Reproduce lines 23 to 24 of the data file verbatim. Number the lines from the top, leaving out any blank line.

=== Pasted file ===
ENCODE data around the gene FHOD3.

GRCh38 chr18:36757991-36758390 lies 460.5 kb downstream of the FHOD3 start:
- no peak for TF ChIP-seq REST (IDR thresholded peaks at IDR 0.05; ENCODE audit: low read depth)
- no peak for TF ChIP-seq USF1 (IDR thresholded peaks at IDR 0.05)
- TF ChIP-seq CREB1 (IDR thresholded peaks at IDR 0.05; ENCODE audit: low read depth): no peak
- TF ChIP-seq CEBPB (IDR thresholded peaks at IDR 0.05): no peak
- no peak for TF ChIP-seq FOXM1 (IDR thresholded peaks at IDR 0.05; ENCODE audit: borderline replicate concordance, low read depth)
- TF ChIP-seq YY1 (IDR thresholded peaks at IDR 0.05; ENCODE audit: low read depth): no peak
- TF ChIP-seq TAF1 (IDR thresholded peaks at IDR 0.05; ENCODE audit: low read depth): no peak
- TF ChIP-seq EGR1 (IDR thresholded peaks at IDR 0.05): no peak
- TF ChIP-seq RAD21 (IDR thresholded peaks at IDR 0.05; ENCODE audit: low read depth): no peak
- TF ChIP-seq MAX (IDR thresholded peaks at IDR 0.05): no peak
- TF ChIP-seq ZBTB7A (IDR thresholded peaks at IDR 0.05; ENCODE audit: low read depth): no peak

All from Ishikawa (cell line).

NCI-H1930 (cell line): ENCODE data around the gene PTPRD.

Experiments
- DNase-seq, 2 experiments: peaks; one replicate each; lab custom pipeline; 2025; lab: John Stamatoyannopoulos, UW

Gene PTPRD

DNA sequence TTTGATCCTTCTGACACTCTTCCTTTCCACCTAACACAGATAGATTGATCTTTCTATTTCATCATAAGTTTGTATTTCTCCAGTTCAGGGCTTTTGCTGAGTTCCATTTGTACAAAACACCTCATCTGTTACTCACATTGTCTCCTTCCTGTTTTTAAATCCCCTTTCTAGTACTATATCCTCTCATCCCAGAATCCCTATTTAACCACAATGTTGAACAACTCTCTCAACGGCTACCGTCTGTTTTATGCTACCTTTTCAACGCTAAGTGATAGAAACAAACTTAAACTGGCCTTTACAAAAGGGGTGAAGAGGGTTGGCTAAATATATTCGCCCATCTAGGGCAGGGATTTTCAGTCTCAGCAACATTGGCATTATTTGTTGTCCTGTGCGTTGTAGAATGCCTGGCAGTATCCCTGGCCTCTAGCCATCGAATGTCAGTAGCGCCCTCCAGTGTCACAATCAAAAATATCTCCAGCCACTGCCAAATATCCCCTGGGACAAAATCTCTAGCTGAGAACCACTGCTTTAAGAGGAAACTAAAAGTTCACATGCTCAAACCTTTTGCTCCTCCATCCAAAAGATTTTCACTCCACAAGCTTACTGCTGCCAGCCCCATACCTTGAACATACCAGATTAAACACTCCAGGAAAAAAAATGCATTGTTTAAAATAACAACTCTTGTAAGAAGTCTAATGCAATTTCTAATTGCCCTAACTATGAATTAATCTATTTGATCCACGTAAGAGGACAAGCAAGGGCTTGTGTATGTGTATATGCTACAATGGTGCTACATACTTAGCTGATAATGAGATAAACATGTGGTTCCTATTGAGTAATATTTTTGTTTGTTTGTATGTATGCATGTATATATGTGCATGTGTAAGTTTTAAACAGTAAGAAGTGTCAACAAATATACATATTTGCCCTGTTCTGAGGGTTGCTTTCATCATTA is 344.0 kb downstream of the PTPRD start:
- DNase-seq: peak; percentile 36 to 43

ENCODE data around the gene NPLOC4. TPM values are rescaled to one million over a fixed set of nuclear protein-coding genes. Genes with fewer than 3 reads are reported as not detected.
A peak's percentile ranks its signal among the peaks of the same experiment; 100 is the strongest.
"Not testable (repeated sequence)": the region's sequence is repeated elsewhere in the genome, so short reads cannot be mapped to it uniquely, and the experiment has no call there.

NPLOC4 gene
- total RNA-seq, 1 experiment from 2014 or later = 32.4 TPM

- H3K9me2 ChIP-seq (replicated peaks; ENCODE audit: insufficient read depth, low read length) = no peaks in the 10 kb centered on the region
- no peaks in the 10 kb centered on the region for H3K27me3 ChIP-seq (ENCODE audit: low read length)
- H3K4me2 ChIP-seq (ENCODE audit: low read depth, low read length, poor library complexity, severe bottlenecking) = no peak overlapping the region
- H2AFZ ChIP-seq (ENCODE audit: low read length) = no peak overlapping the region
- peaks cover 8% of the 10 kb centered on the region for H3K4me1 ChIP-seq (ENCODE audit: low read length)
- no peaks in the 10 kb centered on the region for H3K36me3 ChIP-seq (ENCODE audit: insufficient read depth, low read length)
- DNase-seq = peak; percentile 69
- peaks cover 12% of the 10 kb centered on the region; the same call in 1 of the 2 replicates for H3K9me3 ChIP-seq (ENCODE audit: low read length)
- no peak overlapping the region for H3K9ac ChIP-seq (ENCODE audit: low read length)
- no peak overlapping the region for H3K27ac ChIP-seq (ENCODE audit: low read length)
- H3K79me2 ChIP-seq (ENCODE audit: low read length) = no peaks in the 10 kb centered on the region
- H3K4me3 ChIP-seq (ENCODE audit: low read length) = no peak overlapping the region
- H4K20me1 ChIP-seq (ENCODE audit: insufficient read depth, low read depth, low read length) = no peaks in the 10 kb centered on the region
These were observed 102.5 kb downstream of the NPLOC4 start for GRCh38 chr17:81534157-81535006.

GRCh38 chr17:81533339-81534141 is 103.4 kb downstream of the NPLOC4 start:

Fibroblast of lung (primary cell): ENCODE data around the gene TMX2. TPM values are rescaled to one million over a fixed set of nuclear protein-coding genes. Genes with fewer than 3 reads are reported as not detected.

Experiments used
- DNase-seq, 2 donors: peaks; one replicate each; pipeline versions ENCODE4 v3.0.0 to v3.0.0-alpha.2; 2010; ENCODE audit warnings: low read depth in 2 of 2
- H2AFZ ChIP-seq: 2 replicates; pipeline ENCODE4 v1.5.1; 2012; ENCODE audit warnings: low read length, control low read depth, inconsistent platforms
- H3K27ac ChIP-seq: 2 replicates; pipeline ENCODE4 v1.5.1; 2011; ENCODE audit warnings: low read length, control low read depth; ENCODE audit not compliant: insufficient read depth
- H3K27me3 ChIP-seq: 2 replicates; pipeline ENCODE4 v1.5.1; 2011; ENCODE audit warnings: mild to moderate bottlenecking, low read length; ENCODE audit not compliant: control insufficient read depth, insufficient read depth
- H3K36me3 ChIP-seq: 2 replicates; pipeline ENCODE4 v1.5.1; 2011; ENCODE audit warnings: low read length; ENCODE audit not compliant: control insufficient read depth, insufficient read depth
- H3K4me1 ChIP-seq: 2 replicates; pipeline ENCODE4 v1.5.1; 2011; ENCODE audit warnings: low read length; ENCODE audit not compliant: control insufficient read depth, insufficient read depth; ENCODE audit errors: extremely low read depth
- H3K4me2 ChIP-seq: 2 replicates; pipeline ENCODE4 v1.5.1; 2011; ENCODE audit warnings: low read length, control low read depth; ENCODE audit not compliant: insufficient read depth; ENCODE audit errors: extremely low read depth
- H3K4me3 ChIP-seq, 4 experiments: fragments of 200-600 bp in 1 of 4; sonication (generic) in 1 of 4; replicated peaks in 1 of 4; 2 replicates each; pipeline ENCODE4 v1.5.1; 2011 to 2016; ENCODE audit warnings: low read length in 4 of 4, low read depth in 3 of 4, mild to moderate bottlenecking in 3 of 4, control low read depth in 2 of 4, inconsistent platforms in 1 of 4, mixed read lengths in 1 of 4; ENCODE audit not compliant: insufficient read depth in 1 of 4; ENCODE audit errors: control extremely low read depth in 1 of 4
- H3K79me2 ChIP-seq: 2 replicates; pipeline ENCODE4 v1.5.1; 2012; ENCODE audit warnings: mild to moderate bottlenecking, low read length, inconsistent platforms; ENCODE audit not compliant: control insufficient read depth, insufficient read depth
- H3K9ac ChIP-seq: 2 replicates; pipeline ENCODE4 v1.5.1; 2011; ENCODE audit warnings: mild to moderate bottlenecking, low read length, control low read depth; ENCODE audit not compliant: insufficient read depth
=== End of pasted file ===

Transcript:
"Not testable (repeated sequence)": the region's sequence is repeated elsewhere in the genome, so short reads cannot be mapped to it uniquely, and the experiment has no call there.

NPLOC4 gene